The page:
The Gullah-Geechee people are the descendants of enslaved people from west and central African countries such as Angola, Senegambia, and the Gold Coast. Despite their bondage, enslaved people continued to observe and celebrate their culture and heritage. Many enslaved communities also created new customs and traditions in America. The Gullah-Geechee people, for example, are known for their sweetgrass baskets. Sweetgrass, found in the southeast coastal region, was used to weave ornate baskets for storing or carrying food and personal items. Today, descendants continue this tradition of basket-weaving and it is now an art. Locals sell these baskets in different parts of the region, including at Market Hall, Charleston’s city center. In the late 1700s, Charles Pinckney, a slave owner and a signer of the Declaration of Independence, gave part of his land to establish Market Hall. Locals and tourists will not only find sweetgrass baskets at Market Hall, they will also find other shops and businesses that contribute to the culture and vibrancy of the city.
To preserve and protect the rich heritage of the region, Congress designated the Gullah Geechee Cultural Heritage Corridor in 2006, which spans the coast from North Carolina to Florida. Hundreds of natural and cultural sites are included in this 12,000 mile stretch of land. Members of the public are encouraged to explore the sites and celebrate the culture of the Gullah Geechee.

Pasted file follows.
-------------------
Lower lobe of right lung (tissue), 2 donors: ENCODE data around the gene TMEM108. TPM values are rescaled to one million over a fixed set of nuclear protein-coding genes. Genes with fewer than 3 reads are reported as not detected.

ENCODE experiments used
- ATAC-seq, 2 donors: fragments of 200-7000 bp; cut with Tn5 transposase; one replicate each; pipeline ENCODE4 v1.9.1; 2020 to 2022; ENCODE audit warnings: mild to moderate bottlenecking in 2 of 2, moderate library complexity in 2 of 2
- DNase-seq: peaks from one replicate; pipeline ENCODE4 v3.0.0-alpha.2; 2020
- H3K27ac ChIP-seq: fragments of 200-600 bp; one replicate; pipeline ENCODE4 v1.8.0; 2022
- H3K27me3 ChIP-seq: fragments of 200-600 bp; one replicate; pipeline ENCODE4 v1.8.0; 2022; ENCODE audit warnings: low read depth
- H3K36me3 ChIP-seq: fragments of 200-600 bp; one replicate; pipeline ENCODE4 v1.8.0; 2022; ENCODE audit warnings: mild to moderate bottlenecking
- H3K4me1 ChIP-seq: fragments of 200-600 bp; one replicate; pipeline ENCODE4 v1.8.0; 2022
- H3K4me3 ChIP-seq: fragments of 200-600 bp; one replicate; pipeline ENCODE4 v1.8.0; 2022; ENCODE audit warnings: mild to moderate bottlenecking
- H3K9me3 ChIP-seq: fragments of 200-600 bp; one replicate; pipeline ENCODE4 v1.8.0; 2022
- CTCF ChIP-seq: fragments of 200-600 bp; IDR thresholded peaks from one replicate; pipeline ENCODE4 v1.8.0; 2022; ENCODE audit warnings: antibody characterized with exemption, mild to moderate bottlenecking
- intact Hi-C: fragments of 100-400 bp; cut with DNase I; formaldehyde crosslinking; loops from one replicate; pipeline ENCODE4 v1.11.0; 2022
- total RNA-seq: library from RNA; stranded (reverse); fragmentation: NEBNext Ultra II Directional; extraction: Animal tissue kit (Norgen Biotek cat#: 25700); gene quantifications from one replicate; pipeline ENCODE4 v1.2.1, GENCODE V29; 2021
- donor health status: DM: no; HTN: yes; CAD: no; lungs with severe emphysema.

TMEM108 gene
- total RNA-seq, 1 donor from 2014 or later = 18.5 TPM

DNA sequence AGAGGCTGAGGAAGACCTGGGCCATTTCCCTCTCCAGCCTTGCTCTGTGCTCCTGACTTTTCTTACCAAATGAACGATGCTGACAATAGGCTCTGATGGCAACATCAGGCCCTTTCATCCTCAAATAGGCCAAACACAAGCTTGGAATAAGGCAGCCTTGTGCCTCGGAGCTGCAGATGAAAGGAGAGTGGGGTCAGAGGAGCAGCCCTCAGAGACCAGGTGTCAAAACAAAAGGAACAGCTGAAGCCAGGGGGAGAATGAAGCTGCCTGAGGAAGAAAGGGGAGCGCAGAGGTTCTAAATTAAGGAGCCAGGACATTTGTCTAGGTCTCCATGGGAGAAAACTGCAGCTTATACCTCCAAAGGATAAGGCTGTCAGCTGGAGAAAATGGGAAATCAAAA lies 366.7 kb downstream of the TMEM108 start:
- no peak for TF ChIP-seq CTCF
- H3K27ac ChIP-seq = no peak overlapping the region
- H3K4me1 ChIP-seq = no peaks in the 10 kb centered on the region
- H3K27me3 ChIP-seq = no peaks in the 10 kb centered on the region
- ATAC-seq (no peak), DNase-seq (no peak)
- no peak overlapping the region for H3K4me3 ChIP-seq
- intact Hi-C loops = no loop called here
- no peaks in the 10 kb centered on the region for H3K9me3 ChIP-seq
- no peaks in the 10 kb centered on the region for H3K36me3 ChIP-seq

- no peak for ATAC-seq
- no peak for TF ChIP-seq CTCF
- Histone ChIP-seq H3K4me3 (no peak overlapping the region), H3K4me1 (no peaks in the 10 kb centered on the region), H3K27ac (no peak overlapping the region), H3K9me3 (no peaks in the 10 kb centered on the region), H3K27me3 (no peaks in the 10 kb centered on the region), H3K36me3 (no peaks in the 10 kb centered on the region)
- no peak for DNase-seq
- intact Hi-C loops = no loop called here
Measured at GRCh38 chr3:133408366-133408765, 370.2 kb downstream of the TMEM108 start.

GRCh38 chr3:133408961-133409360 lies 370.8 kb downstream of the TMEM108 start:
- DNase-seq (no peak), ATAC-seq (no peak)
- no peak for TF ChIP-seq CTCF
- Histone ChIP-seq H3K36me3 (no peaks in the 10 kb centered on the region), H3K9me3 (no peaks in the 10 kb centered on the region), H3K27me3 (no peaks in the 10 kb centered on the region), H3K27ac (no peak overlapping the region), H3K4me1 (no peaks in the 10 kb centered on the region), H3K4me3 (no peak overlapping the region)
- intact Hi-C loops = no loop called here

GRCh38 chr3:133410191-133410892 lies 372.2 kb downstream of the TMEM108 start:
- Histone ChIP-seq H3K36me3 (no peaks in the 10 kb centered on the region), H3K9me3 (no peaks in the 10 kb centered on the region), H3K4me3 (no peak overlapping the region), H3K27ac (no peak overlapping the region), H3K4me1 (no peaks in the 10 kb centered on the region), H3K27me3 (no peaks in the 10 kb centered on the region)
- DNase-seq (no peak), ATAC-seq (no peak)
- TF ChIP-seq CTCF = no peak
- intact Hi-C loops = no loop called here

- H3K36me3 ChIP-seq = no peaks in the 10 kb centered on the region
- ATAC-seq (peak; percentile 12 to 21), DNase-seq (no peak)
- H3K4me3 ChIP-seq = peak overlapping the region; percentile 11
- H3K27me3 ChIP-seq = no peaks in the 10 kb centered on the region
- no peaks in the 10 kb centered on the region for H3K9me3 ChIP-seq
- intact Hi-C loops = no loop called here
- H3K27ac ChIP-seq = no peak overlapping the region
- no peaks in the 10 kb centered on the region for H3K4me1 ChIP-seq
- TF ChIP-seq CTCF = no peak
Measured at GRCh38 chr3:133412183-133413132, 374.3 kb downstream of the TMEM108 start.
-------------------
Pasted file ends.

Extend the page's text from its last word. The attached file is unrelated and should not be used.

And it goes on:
After exploring the city of Charleston, take a trip to the Penn Center, located on St. Helena Island. Located fifteen minutes from the National Park Service’s new Reconstruction Era National Monument in Beaufort, SC, the Penn Center is just one of the sites in the area that interprets the events of Reconstruction. Once a school for formerly enslaved people, the Penn Center is now a heritage and education facility dedicated to telling the story of the Gullah-Geechee people. Take a tour of the museum, visit the gift shop, and enjoy the peaceful surroundings of the island.
Located 25 minutes outside Charleston, the Caw Caw Interpretive Center also offers interactive exhibits about the Gullah-Geechee people. In addition to hiking the nature trails or strolling along the boardwalk, visitors can tour the rice fields were enslaved people once labored. Guests can also see sites associated with the Stono Rebellion of 1739, one of the largest uprisings of enslaved Africans in North America.
Return to the Resilience & Freedom Trip Idea or discover more of Charleston’s stories.